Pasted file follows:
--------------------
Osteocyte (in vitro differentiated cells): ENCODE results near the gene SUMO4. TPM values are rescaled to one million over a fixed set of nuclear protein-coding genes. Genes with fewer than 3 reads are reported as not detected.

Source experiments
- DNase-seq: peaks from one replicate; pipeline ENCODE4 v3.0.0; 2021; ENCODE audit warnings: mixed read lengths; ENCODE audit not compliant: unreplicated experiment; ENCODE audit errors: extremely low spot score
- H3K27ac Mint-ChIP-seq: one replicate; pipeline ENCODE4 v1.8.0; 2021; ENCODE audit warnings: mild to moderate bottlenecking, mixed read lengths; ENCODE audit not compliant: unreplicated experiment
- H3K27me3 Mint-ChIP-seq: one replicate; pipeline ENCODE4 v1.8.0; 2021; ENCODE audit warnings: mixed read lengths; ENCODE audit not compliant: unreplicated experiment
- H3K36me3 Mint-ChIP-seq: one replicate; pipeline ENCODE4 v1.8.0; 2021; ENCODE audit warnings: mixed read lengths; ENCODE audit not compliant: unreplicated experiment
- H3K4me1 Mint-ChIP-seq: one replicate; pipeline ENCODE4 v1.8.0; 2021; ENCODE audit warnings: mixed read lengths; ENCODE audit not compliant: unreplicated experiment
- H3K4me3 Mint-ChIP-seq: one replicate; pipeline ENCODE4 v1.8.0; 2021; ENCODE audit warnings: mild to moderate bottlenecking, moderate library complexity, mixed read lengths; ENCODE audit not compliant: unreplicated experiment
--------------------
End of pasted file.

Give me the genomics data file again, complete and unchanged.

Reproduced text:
Osteocyte (in vitro differentiated cells): ENCODE results near the gene SUMO4. TPM values are rescaled to one million over a fixed set of nuclear protein-coding genes. Genes with fewer than 3 reads are reported as not detected.

Source experiments
- DNase-seq: peaks from one replicate; pipeline ENCODE4 v3.0.0; 2021; ENCODE audit warnings: mixed read lengths; ENCODE audit not compliant: unreplicated experiment; ENCODE audit errors: extremely low spot score
- H3K27ac Mint-ChIP-seq: one replicate; pipeline ENCODE4 v1.8.0; 2021; ENCODE audit warnings: mild to moderate bottlenecking, mixed read lengths; ENCODE audit not compliant: unreplicated experiment
- H3K27me3 Mint-ChIP-seq: one replicate; pipeline ENCODE4 v1.8.0; 2021; ENCODE audit warnings: mixed read lengths; ENCODE audit not compliant: unreplicated experiment
- H3K36me3 Mint-ChIP-seq: one replicate; pipeline ENCODE4 v1.8.0; 2021; ENCODE audit warnings: mixed read lengths; ENCODE audit not compliant: unreplicated experiment
- H3K4me1 Mint-ChIP-seq: one replicate; pipeline ENCODE4 v1.8.0; 2021; ENCODE audit warnings: mixed read lengths; ENCODE audit not compliant: unreplicated experiment
- H3K4me3 Mint-ChIP-seq: one replicate; pipeline ENCODE4 v1.8.0; 2021; ENCODE audit warnings: mild to moderate bottlenecking, moderate library complexity, mixed read lengths; ENCODE audit not compliant: unreplicated experiment